Does choosing colors for your walls make you feel like this?
Have you grabbed colour sample after colour sample but none of them work, or don’t look how you imagined?
Every colour of paint has unique undertones.
If you remember back to art class, you’ll likely remember the colour wheel. Here is a modern one like ones you’ve used on your computer.
I think it’s pretty normal to assume that all blue colours are cool colours. But blue can be a warm colour too! All of the blues below have yellow undertones.
I’m not going to dive into the science behind what makes a warm or cool colour. Succinctly a warm or cool colour is created because of layers of colour that is under the main colour you see.
Let’s dive into this with the colour grey.
Grey is still a pretty popular colour to use in our homes and office spaces, but it is one of the hardest colours to choose correctly.
Many greys have purple undertones (which isn’t a bad thing in itself) but when it is paired with counters or floors that have non congruent undertones, this will create a colour scheme that feels “off”. Your eyes and brain will register that something isn’t as compatible as it could be, and as subtle as this reaction can be, your space is far less serene than you intended.
If you are curious what grey colours have purple undertones, you can go here to Sherwin Williams website to check them out.
I clicked on one of the greys and used the color visualiser tool to see how the color looks on the wall. If you are looking to DIY your colour choices this is a fun tool to use.
Notice that the colours look different on each of the walls. You can especially see the difference in tones in my white studio.
The same will be true for your home or office space. In fact, how each colour looks will be totally different room to room. The colour appears to change because of how much natural light is in each room, along with the type of lamps and other lighting used in your space. It can even look like a different colour when it’s next to furniture, counters, floors and windows because of the light that is reflected back.
The best practice is to test your colours before you paint so that you can see how the colours might appear throughout the day and evening. See how much greyer this room looks when the sun isn’t out. (And isn’t Magnum looking thoughtful?)
The small paint swatches the paint stores give out do not give you enough information to accurately choose a colour that looks how you expect.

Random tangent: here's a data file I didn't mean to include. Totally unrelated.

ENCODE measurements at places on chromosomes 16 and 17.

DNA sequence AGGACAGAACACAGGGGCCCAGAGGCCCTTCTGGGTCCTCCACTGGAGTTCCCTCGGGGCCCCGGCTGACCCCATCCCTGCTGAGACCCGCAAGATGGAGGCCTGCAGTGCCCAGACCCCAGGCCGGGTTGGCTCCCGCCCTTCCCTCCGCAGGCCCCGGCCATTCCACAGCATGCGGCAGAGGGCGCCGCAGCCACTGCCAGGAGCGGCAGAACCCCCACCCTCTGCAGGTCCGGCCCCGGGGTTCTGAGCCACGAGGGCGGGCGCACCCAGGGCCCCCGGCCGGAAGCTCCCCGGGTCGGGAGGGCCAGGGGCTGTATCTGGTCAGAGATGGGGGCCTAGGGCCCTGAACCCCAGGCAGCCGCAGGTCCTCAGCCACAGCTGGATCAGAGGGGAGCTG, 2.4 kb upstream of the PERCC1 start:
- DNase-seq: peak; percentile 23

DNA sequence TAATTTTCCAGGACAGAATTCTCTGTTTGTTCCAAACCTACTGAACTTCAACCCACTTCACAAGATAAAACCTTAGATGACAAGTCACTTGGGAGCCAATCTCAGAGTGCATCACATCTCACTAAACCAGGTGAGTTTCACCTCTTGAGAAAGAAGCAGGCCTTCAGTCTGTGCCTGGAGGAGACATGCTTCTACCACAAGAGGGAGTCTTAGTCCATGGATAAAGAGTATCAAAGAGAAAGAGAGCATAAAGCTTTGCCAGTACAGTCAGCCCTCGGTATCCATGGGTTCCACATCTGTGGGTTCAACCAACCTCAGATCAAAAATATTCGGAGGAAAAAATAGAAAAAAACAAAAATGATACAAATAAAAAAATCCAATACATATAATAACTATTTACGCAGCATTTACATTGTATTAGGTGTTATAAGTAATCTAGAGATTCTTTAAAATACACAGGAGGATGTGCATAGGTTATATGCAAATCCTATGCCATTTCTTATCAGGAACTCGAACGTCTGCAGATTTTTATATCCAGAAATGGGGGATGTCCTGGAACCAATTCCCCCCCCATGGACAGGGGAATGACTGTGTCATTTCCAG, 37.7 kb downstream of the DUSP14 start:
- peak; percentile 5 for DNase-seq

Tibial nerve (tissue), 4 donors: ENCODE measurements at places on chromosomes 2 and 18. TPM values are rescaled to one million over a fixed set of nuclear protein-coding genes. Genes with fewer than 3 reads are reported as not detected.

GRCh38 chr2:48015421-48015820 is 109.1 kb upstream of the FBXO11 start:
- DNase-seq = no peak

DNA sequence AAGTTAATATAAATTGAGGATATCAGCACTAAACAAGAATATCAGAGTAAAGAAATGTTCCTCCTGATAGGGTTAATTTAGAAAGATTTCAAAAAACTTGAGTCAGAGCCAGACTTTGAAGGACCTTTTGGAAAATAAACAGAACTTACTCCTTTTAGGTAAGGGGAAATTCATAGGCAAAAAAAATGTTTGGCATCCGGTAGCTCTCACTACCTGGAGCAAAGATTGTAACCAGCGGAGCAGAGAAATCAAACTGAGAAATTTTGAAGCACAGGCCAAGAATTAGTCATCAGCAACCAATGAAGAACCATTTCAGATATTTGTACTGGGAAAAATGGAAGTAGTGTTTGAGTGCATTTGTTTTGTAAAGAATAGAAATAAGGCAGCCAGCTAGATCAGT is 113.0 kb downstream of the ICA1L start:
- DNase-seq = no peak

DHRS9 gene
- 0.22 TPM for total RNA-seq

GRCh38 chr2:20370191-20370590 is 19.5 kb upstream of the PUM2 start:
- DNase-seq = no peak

Get a sample paint made up and apply it to the wall to see how it will look. If you don’t have white walls, make sure you put some white paper around each test spot on the wall, because the previous colour will throw your eye off and the paint colour will not look how you expected it to!
With my homeowner clients we talk about how they want to feel in their space. When we are choosing colours to test on the wall they are often surprised by the colours that they are drawn to.
With my commercial clients we talk about how they want their clients to feel, in addition to how they envision their clientele to move around and use the space. For example an optometry office may want their clients to feel seen and invited to the displays, where a massage therapist may want their clients to feel relaxed and nourished.
If you are staging your home to sell, you need to figure out what the perceptions of the buyer will be before you choose colors.
I don’t believe in having one or two strategies for all homes for sale. A home in a historical area will attract different buyers than a newly built planned neighbourhood and I wouldn’t recommend using the same strategy for both homes.
The science and art of colour plays a huge part in helping us feel at home in our homes.
I help homeowners choose colours for the inside and outside of their homes, along with developing colour palettes and finish packages for commercial clients, realtors and builders.
I offer e-design services for those of you not local and in-person consultations and design if you are in the RVA (Richmond, Virginia) area.
If you need some help, email me, I’d love to work with you.